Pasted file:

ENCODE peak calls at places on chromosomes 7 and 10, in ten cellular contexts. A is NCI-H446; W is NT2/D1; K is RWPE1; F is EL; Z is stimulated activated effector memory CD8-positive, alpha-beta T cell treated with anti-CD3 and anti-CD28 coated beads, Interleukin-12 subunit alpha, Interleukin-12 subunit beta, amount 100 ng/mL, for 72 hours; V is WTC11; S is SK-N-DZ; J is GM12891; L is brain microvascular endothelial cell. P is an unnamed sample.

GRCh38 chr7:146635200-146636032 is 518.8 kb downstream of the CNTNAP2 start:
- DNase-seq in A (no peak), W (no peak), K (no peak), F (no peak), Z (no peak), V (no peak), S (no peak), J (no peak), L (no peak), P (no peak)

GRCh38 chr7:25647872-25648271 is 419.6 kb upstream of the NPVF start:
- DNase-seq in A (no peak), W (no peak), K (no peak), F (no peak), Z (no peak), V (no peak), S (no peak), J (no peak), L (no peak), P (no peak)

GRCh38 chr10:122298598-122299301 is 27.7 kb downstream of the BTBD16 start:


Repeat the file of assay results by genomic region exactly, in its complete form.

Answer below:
ENCODE peak calls at places on chromosomes 7 and 10, in ten cellular contexts. A is NCI-H446; W is NT2/D1; K is RWPE1; F is EL; Z is stimulated activated effector memory CD8-positive, alpha-beta T cell treated with anti-CD3 and anti-CD28 coated beads, Interleukin-12 subunit alpha, Interleukin-12 subunit beta, amount 100 ng/mL, for 72 hours; V is WTC11; S is SK-N-DZ; J is GM12891; L is brain microvascular endothelial cell. P is an unnamed sample.

GRCh38 chr7:146635200-146636032 is 518.8 kb downstream of the CNTNAP2 start:
- DNase-seq in A (no peak), W (no peak), K (no peak), F (no peak), Z (no peak), V (no peak), S (no peak), J (no peak), L (no peak), P (no peak)

GRCh38 chr7:25647872-25648271 is 419.6 kb upstream of the NPVF start:
- DNase-seq in A (no peak), W (no peak), K (no peak), F (no peak), Z (no peak), V (no peak), S (no peak), J (no peak), L (no peak), P (no peak)

GRCh38 chr10:122298598-122299301 is 27.7 kb downstream of the BTBD16 start: